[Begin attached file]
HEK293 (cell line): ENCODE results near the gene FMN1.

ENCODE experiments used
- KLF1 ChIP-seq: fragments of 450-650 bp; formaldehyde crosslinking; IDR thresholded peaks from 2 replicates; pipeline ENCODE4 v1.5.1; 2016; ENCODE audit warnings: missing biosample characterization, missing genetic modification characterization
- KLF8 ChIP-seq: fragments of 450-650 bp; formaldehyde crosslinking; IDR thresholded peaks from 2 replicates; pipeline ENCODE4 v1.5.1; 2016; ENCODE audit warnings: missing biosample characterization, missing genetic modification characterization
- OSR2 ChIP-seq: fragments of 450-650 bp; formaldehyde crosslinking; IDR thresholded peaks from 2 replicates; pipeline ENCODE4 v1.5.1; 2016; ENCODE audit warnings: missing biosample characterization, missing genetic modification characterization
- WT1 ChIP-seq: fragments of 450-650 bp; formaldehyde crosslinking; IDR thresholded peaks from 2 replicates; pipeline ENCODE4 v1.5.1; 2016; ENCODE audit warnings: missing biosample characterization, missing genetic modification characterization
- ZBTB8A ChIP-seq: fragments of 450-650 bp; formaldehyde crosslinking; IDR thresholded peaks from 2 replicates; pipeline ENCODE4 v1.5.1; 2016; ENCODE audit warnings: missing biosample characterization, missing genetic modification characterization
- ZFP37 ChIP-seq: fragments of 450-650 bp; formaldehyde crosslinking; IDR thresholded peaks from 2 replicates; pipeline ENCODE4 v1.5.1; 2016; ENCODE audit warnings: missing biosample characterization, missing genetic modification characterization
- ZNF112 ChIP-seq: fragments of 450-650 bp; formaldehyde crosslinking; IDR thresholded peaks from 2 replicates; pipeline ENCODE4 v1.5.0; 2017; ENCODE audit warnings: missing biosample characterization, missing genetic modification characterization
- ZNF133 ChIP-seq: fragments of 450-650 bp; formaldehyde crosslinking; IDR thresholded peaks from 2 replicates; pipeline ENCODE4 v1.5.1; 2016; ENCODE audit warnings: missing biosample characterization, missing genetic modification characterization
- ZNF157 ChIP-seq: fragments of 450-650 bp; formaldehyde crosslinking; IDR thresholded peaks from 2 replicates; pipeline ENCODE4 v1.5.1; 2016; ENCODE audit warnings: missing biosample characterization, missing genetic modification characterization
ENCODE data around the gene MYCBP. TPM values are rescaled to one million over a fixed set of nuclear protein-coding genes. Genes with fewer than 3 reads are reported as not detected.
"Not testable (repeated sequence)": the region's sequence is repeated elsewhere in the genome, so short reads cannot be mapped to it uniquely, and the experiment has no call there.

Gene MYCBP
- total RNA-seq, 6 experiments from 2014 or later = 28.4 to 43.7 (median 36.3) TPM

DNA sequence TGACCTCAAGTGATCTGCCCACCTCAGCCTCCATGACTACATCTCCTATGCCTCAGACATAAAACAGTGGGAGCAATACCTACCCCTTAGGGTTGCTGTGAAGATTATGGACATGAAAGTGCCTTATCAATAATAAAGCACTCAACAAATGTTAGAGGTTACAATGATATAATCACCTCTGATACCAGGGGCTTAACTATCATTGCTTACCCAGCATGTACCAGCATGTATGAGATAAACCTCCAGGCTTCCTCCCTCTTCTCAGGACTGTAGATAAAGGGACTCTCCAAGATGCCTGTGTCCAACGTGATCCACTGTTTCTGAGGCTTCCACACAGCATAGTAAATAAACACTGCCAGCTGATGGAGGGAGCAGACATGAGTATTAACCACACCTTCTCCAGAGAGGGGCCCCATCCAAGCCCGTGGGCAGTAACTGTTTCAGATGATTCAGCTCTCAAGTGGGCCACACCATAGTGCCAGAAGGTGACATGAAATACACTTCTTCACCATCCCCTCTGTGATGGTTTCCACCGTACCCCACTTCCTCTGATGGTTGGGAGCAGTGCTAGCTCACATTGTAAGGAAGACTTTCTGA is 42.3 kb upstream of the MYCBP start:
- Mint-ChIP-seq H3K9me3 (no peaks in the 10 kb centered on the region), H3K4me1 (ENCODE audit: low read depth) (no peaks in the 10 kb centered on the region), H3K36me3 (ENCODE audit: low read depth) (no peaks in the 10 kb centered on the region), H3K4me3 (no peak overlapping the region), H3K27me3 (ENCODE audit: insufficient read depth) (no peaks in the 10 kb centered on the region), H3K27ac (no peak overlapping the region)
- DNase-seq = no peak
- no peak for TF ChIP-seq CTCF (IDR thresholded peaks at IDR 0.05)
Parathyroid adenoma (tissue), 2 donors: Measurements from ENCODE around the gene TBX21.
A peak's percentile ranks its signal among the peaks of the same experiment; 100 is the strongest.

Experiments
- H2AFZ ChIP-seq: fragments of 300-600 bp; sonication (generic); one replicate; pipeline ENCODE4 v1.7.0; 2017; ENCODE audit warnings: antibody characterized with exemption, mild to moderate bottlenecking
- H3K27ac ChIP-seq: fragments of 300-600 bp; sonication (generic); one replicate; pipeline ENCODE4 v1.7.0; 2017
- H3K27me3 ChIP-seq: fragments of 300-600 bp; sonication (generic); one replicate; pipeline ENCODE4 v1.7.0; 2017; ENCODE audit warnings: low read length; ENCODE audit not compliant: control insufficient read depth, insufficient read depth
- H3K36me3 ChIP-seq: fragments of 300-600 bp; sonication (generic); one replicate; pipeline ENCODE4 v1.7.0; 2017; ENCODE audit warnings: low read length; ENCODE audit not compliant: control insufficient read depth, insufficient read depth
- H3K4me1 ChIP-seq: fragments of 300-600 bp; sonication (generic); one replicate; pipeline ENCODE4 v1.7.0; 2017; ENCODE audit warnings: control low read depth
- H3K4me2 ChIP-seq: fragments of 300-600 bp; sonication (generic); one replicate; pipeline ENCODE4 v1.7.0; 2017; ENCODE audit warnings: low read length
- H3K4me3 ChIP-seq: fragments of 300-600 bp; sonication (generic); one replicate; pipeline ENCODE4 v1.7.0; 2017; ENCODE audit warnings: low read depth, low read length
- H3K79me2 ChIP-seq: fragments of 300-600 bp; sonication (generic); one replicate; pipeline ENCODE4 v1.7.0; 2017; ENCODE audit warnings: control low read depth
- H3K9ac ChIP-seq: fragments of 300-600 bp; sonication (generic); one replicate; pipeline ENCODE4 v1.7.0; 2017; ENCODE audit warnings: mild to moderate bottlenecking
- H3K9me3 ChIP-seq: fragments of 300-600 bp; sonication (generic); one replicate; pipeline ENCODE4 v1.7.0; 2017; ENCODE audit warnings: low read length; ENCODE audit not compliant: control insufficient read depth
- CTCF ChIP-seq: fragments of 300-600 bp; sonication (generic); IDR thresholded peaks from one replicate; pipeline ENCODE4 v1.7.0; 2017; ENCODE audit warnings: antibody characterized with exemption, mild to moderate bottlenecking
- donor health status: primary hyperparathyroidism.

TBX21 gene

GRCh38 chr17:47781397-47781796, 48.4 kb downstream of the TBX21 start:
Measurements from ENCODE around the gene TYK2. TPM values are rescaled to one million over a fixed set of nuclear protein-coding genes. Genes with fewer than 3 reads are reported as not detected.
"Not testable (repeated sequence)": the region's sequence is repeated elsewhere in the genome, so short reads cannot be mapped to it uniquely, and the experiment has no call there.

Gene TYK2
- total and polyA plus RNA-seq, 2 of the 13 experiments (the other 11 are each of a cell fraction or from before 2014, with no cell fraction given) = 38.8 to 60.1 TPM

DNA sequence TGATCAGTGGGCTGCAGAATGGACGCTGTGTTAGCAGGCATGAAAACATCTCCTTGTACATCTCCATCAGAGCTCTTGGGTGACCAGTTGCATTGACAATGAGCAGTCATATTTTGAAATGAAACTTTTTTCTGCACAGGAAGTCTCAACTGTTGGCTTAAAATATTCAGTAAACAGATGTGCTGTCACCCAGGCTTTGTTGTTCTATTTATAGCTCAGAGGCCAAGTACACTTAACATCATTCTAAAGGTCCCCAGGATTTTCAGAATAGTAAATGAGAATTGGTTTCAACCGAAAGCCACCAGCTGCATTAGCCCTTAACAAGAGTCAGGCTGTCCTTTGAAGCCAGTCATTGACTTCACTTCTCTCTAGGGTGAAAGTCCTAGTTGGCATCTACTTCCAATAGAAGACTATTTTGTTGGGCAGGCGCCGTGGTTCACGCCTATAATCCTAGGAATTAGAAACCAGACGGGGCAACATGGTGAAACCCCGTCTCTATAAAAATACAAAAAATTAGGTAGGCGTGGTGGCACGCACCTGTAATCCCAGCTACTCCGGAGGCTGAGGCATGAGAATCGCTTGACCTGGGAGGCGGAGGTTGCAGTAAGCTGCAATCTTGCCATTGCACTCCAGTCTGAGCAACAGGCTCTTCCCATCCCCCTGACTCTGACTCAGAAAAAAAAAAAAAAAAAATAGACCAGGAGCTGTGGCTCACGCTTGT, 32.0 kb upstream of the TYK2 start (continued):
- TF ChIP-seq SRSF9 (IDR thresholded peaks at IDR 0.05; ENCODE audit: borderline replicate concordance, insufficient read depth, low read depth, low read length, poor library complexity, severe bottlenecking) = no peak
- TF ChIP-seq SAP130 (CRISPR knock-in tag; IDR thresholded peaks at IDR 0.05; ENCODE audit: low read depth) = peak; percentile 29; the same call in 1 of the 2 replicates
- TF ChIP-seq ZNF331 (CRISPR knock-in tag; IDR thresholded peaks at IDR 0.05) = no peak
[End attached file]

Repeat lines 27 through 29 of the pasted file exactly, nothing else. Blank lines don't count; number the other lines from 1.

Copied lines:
- H3K4me1 ChIP-seq: fragments of 300-600 bp; sonication (generic); one replicate; pipeline ENCODE4 v1.7.0; 2017; ENCODE audit warnings: control low read depth
- H3K4me2 ChIP-seq: fragments of 300-600 bp; sonication (generic); one replicate; pipeline ENCODE4 v1.7.0; 2017; ENCODE audit warnings: low read length
- H3K4me3 ChIP-seq: fragments of 300-600 bp; sonication (generic); one replicate; pipeline ENCODE4 v1.7.0; 2017; ENCODE audit warnings: low read depth, low read length